By Daniel Kadlec Sunday, Oct. 17, 1999
This might be the year that the rest of us got smarter than Warren Buffett. America's best-known investing whiz runs Berkshire Hathaway, pals around with Bill Gates and famously shuns tech stocks. Yet tech stocks, the day traders' favorite food, have sustained the market, while Berkshire's A-class stock is down 19% and headed for its first losing year since 1990. By the end of last week, when stocks in general were bruised by fears of inflation and mixed earnings reports, the company had lost $20 billion of market value.
A superstar stock picker, Buffett has taken Berkshire's shareholders for an amazing ride, largely on the backs of stocks like Gillette, Coca-Cola and Disney. If you had put $10,000 in Berkshire when Buffett bought control in 1965, it would be worth $51 million today--literally 100 times the gain of the Standard & Poor's 500. Buffett's investment success has long overwhelmed Berkshire's other side, which owns and operates companies in aviation, furniture, insurance and fast food. Profits from those businesses traditionally haven't helped in evaluating Berkshire because investment gains have meant so much more.
That's still the case. But a shift is under way, one that has highlighted Berkshire's operating performance, and is forcing Wall Street to change the way it looks at the stock. Buffett has been buying more whole companies than company shares in recent years. Just last week he signed a deal to buy all of Jordan's Furniture, a New England retailer with $250 million in annual sales. His biggest deals, though, have been in insurance, starting with auto insurer Geico in 1996 and then the $22 billion acquisition of reinsurer General Re at the end of 1997. (Insurance companies need to lay off risk, hence reinsurance companies.)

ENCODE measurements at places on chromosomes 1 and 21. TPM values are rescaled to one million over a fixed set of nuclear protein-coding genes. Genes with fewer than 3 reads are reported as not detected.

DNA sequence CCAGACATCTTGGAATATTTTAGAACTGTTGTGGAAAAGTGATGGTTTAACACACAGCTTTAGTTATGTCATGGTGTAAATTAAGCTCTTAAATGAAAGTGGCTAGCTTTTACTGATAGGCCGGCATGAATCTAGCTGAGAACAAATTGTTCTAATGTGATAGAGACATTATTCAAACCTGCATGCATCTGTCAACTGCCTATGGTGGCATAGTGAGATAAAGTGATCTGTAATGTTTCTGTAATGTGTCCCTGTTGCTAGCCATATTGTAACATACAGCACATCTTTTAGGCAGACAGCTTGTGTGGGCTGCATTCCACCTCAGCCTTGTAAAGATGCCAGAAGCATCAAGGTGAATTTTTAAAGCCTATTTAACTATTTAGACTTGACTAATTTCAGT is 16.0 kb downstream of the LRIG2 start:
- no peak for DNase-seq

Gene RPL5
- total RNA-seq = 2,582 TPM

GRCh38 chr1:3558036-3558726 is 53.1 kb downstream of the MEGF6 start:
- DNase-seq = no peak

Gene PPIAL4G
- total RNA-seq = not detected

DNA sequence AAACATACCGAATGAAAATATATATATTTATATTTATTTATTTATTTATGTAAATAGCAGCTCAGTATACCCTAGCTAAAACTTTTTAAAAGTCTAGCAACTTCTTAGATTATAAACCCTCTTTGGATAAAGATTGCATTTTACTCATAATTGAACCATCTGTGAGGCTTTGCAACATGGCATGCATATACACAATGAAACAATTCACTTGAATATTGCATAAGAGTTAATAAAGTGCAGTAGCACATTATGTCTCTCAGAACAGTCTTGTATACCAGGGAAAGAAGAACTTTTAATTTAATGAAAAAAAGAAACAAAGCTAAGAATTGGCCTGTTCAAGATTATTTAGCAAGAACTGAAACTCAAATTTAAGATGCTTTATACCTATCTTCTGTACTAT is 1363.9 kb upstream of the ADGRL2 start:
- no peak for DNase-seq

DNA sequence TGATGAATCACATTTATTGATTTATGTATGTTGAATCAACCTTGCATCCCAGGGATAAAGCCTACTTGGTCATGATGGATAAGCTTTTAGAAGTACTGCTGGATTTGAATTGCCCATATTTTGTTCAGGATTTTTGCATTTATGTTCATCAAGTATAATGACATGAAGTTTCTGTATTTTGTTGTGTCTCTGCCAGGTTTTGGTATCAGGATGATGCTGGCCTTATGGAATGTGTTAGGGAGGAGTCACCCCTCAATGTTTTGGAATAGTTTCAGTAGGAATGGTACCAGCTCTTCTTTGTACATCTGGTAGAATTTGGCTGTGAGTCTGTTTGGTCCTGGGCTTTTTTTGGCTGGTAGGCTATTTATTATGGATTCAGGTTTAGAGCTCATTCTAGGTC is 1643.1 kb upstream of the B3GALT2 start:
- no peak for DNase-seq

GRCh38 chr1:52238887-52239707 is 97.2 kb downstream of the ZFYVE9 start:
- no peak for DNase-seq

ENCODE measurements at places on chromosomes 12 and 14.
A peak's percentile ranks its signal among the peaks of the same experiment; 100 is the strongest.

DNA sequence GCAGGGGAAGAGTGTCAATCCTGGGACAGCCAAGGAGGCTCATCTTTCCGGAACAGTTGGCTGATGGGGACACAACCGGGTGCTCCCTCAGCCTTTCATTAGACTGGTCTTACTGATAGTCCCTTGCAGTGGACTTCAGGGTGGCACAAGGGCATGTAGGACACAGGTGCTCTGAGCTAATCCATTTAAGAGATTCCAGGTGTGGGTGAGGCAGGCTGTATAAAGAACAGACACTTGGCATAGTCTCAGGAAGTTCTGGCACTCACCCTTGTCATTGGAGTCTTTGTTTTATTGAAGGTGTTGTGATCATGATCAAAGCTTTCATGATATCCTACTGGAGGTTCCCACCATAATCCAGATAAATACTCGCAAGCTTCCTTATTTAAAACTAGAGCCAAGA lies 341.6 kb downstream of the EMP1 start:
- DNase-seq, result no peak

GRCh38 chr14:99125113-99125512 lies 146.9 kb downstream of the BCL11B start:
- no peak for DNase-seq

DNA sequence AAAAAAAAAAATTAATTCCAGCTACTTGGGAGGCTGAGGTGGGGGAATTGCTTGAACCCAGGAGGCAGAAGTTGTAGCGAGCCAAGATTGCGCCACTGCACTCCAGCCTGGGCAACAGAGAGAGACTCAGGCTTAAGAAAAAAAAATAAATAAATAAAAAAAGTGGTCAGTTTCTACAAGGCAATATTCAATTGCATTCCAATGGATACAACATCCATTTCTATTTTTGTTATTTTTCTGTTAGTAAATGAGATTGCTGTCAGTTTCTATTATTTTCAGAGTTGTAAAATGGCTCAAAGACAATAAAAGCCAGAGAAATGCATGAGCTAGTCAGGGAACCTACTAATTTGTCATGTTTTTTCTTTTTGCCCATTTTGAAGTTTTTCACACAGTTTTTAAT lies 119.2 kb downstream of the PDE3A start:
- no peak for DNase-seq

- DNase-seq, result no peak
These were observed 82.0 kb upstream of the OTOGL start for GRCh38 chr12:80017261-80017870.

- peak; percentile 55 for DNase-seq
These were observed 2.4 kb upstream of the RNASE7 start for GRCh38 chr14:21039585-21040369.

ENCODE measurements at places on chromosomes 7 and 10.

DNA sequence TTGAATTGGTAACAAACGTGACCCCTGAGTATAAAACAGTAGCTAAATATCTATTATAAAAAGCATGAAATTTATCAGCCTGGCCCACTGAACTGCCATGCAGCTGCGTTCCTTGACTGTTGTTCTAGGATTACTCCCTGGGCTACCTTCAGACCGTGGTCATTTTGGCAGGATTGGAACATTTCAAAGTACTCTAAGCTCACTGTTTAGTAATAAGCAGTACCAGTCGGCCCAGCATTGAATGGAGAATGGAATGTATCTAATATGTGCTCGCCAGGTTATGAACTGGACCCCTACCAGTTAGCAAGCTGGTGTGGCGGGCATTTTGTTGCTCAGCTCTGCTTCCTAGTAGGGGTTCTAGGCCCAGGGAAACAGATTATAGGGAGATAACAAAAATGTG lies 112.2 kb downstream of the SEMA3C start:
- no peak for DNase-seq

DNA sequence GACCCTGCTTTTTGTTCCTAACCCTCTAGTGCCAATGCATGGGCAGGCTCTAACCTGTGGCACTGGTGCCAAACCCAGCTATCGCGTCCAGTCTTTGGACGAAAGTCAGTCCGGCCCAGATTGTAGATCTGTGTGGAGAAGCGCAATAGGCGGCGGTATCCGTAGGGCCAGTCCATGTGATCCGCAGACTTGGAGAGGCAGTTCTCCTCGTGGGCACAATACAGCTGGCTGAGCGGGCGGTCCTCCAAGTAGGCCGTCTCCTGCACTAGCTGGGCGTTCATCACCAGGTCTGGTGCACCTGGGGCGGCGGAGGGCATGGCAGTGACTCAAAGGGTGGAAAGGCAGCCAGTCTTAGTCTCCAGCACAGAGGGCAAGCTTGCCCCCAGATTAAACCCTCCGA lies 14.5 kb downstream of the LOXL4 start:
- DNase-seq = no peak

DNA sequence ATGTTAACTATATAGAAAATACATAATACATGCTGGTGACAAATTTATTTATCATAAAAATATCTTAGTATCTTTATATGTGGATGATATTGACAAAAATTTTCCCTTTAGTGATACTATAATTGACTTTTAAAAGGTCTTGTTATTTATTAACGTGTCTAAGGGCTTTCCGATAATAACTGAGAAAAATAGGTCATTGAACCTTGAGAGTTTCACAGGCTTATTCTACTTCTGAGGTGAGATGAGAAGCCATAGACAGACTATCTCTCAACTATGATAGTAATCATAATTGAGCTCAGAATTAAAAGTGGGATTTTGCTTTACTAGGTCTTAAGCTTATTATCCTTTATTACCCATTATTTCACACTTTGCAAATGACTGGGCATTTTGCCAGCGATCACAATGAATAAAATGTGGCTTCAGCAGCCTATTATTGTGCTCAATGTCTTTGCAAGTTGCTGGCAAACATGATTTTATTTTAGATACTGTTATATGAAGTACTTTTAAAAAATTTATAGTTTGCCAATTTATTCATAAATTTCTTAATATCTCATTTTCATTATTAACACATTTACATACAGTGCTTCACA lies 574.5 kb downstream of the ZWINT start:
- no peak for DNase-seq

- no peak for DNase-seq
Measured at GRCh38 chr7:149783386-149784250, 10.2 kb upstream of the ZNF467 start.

In the process, Buffett has rebalanced Berkshire in startling fashion. The company's vaunted stock portfolio accounts for just 33% of Berkshire's total assets. As recently as 1995, the stocks accounted for a whopping 76% of assets. "To keep thinking of Berkshire as a big stock fund is absurd," asserts Alice Schroeder, an insurance analyst at PaineWebber. She began covering the company this year, underscoring Berkshire's insurance bent.
This shift has come at a price. Berkshire's famous five-digit stock quote finished last week at $57,000 for the A shares. That's way down from the March 12 high of $81,100, and some analysts are calling it a bargain. From high to low, the stock fell 33% last summer, its steepest decline in a decade. Seldom has Buffett put such a hurt on his shareholders. Doing so now, while the economy sparkles and the stock market remains up for the year, is especially vexing.
Has the "Oracle of Omaha" lost it? Please. He suffers from technophobia and has thus missed out on a big part of what's been driving the stock market. Meanwhile, those big-brand names he loves have been laggards. But it's hard to make the case that in the very long term--and Buffett believes in holding for life--stocks like Gillette and Coke won't come back in a big way.
Buffett's other big problem at the moment is weak operating results on the insurance front. But this too will probably correct itself. Geico isn't putting up big numbers because it's spending like mad to advertise and steal market share. General Re is in a part of the business that's now in a down cycle. When these trends turn, Berkshire figures to emerge as the best-capitalized insurance company in a world with increasing insurance needs.
Last year the industry's losses, as a result of natural disasters, hit $92 billion--53% higher than any previous year. Whether you believe in global warming or not, disasters are getting bigger and losses greater all the time. Berkshire's monstrous capital base of $57 billion is nearly double the company's nearest competitor and enables it to take more near term risk and benefit from long-term cycles that produce healthy returns. Buffett is taking lumps now to transform his company. So gloat while you can. You may not get the opportunity next year.
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